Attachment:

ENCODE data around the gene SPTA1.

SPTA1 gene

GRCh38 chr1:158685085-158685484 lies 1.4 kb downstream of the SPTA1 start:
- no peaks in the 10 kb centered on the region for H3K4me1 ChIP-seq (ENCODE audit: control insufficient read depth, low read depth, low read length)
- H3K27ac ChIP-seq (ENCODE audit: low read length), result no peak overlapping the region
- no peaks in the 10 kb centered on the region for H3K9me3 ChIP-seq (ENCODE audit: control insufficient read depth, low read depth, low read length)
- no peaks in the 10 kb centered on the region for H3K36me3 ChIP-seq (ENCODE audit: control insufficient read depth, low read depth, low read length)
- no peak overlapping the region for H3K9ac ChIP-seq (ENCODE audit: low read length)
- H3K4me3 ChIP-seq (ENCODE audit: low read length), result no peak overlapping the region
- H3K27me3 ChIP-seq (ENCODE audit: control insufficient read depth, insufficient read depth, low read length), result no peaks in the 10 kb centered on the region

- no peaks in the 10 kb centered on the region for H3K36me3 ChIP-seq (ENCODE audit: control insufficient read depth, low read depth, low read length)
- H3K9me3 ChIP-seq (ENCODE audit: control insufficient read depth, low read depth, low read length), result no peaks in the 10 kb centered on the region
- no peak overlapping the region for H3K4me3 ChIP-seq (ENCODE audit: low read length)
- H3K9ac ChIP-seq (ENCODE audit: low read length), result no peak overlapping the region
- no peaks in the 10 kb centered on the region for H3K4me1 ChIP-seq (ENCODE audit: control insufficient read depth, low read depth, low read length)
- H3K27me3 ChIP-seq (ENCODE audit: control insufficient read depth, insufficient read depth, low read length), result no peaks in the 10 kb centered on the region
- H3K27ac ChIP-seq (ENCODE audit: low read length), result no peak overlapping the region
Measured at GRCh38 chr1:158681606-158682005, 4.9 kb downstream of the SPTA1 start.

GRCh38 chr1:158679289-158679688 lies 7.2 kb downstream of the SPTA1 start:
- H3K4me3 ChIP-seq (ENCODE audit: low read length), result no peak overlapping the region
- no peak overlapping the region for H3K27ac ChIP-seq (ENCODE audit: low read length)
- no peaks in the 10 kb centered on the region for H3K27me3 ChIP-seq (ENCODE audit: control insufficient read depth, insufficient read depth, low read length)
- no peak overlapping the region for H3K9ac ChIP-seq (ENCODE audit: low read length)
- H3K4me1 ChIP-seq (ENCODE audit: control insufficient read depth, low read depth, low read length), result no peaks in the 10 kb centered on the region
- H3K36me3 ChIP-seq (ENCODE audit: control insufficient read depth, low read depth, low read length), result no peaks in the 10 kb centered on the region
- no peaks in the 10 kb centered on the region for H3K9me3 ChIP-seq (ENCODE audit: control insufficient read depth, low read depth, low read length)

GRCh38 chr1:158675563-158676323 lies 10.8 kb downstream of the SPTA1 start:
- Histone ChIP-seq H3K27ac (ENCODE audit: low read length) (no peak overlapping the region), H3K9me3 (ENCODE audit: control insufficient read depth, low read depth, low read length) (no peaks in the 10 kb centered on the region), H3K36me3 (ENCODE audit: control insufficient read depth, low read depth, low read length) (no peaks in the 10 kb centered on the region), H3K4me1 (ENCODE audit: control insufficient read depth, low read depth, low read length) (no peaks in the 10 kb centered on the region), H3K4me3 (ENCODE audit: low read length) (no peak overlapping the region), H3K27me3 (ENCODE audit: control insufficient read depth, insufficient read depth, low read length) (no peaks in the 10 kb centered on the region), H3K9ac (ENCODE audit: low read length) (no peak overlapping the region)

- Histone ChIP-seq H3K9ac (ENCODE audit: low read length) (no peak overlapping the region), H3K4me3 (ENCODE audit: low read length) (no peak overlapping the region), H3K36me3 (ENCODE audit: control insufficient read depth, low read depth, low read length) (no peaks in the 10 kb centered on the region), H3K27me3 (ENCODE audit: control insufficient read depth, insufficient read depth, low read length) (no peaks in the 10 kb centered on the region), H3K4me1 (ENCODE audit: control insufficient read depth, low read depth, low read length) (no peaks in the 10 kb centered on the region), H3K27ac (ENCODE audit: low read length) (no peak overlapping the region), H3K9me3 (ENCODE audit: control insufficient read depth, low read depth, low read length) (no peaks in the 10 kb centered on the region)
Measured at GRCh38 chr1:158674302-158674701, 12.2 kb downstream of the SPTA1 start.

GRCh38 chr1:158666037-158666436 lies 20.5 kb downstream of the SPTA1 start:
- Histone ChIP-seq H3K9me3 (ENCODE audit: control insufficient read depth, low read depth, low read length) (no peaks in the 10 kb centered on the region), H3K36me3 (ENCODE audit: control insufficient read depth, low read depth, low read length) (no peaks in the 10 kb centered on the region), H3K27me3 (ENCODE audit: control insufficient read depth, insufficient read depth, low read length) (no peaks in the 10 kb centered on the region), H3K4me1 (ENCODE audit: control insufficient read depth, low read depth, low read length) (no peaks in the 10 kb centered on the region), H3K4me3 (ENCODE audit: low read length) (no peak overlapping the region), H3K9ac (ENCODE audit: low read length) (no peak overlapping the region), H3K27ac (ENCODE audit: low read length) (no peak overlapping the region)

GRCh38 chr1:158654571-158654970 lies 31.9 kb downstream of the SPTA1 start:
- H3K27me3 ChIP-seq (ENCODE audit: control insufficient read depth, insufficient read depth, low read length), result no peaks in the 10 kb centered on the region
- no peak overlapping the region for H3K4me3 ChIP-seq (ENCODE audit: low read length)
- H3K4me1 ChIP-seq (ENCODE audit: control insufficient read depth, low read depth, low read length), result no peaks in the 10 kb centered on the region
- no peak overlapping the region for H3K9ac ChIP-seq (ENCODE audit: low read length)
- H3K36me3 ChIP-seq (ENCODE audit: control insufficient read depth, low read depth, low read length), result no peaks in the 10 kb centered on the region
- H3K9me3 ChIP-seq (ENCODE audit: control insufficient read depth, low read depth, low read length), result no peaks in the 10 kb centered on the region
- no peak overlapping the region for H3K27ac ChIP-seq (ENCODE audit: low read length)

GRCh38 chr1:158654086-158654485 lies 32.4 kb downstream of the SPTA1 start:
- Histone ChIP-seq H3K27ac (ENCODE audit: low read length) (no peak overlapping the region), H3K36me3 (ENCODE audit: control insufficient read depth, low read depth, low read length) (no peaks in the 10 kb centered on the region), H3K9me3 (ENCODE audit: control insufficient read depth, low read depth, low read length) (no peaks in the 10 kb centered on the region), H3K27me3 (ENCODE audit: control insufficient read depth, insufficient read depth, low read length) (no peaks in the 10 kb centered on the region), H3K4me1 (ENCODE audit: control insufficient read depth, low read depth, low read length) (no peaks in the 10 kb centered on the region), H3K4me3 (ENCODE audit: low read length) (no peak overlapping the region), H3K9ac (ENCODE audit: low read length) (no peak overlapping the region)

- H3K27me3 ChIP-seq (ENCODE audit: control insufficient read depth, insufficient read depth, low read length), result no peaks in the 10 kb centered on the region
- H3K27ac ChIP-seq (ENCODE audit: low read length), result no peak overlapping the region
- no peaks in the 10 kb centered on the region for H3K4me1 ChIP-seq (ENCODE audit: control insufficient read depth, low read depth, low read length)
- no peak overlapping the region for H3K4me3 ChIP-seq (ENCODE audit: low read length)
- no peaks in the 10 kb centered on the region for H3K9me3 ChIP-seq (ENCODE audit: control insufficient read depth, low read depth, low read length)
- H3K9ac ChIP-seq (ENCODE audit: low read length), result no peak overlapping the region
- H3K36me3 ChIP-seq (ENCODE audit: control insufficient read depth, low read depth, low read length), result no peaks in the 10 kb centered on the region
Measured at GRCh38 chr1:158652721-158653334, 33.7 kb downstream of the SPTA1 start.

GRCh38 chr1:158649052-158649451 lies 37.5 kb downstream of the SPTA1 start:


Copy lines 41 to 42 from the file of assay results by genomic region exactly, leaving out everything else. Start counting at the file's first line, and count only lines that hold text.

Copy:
GRCh38 chr1:158654086-158654485 lies 32.4 kb downstream of the SPTA1 start:
- Histone ChIP-seq H3K27ac (ENCODE audit: low read length) (no peak overlapping the region), H3K36me3 (ENCODE audit: control insufficient read depth, low read depth, low read length) (no peaks in the 10 kb centered on the region), H3K9me3 (ENCODE audit: control insufficient read depth, low read depth, low read length) (no peaks in the 10 kb centered on the region), H3K27me3 (ENCODE audit: control insufficient read depth, insufficient read depth, low read length) (no peaks in the 10 kb centered on the region), H3K4me1 (ENCODE audit: control insufficient read depth, low read depth, low read length) (no peaks in the 10 kb centered on the region), H3K4me3 (ENCODE audit: low read length) (no peak overlapping the region), H3K9ac (ENCODE audit: low read length) (no peak overlapping the region)